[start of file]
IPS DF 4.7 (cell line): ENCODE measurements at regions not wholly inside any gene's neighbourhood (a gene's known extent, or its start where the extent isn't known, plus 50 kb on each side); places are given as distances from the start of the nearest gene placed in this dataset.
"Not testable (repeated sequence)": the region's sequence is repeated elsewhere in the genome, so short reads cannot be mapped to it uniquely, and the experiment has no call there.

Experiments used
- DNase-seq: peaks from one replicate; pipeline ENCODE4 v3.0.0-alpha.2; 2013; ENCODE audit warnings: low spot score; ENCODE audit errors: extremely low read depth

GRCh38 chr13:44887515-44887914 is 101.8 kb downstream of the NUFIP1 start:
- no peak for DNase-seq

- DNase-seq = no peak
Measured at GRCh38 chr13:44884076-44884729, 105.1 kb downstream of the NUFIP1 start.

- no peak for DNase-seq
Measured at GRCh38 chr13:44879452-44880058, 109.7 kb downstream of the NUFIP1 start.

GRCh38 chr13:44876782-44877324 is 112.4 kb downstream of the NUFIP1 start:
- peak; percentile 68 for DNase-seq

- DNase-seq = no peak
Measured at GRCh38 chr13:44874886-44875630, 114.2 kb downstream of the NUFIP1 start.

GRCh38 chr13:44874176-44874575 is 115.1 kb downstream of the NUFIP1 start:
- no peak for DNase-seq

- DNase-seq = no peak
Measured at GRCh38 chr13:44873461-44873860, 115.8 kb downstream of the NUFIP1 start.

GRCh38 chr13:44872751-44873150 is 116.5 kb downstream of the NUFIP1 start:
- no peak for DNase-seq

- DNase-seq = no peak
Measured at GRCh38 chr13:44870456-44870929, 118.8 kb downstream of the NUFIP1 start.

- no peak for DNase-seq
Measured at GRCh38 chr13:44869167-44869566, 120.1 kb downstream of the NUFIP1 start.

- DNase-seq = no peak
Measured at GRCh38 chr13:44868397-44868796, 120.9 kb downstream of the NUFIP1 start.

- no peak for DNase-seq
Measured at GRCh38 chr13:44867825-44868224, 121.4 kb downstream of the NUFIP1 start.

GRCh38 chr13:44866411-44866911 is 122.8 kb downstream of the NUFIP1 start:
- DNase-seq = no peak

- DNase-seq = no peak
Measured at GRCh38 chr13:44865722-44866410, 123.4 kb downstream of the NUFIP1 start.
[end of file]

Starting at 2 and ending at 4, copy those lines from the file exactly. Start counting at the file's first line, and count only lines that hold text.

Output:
"Not testable (repeated sequence)": the region's sequence is repeated elsewhere in the genome, so short reads cannot be mapped to it uniquely, and the experiment has no call there.

Experiments used
- DNase-seq: peaks from one replicate; pipeline ENCODE4 v3.0.0-alpha.2; 2013; ENCODE audit warnings: low spot score; ENCODE audit errors: extremely low read depth